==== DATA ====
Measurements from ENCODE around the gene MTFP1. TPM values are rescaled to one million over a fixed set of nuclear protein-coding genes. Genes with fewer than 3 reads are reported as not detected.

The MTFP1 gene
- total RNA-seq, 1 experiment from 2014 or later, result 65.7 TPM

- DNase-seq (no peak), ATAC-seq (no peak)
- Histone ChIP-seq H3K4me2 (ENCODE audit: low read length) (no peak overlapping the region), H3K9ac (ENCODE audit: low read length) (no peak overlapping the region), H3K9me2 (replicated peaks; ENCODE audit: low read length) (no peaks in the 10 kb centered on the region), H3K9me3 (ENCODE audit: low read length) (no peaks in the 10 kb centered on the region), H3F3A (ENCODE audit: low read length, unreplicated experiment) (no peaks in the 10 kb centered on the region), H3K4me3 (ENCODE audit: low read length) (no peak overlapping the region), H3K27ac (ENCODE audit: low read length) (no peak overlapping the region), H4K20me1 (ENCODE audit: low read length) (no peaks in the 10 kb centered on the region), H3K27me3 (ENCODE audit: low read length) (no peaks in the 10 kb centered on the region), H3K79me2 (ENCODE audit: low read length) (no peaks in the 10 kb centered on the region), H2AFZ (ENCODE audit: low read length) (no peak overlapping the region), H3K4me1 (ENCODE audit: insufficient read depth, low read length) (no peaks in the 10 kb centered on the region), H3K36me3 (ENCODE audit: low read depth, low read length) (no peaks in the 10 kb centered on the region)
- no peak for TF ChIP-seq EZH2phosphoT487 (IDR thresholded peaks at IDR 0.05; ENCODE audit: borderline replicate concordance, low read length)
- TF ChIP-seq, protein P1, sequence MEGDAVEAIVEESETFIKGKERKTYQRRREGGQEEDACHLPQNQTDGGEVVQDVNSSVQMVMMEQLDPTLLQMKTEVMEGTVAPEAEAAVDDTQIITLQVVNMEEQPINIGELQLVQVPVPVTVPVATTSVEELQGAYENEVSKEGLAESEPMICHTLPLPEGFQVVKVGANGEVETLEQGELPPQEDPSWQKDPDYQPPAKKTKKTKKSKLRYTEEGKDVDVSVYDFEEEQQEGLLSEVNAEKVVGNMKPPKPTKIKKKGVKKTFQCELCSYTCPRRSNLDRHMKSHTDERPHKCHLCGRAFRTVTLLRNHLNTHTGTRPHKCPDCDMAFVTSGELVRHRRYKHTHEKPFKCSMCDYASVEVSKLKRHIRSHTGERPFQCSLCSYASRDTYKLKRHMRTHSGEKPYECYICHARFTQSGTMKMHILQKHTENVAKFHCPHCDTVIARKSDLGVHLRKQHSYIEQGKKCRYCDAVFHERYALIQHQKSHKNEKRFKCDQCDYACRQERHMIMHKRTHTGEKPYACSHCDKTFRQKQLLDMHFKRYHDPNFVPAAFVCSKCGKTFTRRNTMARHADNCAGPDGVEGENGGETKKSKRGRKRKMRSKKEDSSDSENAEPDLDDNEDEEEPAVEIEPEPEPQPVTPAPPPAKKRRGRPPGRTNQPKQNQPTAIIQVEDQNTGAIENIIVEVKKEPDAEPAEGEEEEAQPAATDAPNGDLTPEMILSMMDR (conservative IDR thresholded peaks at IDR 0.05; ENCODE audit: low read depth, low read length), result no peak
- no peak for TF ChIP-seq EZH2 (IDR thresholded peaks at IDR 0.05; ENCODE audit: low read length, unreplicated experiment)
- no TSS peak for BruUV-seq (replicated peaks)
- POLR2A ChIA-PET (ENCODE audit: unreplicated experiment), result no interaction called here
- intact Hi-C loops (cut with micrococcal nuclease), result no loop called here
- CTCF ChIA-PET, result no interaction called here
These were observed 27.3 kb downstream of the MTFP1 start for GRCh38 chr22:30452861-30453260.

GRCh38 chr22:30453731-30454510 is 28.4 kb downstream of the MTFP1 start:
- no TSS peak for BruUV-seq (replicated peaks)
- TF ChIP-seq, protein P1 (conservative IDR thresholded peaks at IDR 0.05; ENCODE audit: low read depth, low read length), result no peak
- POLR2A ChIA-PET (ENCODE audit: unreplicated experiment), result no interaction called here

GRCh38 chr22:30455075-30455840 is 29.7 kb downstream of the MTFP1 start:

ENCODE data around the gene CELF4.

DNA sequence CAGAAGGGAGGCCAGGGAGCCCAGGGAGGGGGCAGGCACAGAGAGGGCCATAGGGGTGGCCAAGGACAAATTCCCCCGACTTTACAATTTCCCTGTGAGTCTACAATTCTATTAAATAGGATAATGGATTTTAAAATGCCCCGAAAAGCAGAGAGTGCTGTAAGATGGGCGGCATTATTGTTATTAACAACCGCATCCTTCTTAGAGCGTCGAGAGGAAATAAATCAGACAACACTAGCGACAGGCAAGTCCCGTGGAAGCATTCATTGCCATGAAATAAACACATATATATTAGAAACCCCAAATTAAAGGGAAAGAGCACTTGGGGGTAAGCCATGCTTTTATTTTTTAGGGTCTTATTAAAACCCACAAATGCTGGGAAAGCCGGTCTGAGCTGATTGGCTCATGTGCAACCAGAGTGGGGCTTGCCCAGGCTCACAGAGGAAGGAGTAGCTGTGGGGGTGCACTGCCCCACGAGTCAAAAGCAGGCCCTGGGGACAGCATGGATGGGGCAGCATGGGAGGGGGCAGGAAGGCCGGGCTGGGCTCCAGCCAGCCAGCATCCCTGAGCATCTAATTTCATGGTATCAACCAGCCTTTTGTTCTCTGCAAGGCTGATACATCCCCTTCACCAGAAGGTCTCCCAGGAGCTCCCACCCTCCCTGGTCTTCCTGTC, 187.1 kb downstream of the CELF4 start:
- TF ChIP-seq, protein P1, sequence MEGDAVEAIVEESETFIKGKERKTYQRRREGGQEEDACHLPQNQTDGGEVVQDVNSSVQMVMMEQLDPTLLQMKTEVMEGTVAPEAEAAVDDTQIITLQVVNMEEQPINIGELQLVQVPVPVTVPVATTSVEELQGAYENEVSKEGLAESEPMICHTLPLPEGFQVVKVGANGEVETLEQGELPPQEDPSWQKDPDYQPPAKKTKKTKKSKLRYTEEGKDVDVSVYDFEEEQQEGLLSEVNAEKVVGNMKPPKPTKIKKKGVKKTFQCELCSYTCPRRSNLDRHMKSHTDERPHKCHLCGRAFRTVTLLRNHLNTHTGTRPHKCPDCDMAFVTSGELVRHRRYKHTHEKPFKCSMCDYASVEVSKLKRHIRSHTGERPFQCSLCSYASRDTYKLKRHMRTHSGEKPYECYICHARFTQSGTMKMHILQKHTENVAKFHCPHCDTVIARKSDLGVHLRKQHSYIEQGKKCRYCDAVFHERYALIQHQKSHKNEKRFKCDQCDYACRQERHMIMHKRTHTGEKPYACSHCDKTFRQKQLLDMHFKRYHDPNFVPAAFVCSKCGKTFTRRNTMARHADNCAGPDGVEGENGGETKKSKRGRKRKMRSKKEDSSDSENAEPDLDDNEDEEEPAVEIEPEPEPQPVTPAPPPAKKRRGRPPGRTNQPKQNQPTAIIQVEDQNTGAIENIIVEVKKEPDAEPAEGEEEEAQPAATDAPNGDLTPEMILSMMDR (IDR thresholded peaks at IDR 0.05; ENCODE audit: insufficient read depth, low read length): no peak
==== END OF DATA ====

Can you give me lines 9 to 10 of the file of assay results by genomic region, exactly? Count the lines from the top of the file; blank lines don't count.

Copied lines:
- no TSS peak for BruUV-seq (replicated peaks)
- POLR2A ChIA-PET (ENCODE audit: unreplicated experiment), result no interaction called here